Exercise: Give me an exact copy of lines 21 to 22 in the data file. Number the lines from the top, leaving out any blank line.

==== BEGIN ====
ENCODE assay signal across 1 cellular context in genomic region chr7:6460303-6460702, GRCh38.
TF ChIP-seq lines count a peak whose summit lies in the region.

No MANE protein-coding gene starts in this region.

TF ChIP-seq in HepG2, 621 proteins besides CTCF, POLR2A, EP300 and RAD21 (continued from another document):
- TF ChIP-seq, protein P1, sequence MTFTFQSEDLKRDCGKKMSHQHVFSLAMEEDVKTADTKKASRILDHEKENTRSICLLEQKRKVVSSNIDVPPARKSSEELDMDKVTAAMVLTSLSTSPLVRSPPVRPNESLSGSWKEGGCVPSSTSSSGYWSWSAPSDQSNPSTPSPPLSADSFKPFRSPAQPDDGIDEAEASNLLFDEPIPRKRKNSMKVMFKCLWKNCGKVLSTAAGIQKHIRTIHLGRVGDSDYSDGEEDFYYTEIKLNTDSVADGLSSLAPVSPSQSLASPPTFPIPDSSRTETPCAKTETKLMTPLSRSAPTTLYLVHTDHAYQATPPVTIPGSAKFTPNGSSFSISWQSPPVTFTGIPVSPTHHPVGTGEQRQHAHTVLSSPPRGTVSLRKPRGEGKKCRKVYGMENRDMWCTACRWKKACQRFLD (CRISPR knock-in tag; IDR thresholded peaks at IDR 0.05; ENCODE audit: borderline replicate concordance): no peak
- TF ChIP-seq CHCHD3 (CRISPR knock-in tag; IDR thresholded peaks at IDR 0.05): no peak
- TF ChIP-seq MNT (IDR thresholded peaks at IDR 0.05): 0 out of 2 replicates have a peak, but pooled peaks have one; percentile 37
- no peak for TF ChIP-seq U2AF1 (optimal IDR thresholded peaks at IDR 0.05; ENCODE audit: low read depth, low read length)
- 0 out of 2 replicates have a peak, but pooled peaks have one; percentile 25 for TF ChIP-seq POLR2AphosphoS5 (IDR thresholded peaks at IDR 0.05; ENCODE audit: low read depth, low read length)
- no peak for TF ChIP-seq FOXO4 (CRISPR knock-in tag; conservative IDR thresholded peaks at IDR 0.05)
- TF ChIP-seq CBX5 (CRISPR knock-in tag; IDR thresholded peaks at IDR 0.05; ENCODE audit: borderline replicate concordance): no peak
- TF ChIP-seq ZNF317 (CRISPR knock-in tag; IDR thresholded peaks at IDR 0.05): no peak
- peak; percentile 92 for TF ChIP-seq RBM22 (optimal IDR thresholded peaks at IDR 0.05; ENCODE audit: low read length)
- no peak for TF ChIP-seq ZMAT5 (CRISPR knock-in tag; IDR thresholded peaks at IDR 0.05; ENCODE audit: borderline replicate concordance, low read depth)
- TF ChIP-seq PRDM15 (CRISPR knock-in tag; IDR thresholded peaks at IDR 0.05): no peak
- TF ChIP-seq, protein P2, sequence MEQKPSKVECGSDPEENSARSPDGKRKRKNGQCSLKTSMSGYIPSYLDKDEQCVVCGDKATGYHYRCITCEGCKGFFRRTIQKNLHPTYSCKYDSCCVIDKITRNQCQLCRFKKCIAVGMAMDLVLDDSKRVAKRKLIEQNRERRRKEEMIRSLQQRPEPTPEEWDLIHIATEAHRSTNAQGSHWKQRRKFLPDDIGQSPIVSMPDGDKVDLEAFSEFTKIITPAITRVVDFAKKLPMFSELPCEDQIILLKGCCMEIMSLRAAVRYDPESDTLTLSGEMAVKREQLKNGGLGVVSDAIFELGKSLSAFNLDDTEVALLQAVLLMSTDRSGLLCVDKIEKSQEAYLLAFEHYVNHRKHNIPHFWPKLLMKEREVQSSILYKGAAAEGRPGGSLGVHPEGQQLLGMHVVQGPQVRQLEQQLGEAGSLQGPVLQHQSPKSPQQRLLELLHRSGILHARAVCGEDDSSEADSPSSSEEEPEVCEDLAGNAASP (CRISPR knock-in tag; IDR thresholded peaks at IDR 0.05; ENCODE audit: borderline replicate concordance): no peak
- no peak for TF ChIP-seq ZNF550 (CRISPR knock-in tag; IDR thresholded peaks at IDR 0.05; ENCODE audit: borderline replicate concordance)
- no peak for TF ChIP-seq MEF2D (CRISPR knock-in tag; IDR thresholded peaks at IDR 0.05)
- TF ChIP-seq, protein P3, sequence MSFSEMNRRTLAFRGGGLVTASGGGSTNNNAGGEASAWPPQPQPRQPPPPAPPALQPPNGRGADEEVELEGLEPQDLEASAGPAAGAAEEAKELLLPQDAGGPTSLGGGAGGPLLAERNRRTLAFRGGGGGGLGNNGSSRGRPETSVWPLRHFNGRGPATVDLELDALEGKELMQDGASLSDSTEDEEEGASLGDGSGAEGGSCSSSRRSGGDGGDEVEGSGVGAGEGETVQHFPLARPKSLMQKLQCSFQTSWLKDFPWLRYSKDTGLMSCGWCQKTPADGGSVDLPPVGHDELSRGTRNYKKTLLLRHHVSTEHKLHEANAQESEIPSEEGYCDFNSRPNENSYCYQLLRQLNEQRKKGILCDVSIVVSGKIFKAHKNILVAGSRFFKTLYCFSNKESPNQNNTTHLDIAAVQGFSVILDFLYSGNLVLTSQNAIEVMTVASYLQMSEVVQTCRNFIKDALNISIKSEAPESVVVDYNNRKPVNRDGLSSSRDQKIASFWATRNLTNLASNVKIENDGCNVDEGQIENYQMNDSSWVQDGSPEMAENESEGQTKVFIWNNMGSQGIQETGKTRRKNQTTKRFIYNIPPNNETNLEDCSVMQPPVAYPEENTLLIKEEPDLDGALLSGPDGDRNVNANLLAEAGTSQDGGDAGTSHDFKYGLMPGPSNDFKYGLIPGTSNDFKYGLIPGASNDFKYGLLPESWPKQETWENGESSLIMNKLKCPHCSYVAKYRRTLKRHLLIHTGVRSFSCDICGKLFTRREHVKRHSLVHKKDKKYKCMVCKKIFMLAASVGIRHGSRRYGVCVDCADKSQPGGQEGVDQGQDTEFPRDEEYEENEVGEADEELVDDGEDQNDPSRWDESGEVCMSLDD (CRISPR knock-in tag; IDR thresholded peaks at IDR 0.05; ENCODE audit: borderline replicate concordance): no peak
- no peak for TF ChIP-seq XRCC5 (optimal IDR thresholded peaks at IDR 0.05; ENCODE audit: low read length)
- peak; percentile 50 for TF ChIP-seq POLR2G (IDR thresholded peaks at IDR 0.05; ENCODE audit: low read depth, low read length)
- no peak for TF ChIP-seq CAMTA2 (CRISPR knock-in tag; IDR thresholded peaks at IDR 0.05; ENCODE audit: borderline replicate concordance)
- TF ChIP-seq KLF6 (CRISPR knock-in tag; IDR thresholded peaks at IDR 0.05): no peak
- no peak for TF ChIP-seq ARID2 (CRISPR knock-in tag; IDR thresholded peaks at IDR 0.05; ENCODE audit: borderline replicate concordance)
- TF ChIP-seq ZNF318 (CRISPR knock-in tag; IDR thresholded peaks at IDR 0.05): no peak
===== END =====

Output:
- peak; percentile 50 for TF ChIP-seq POLR2G (IDR thresholded peaks at IDR 0.05; ENCODE audit: low read depth, low read length)
- no peak for TF ChIP-seq CAMTA2 (CRISPR knock-in tag; IDR thresholded peaks at IDR 0.05; ENCODE audit: borderline replicate concordance)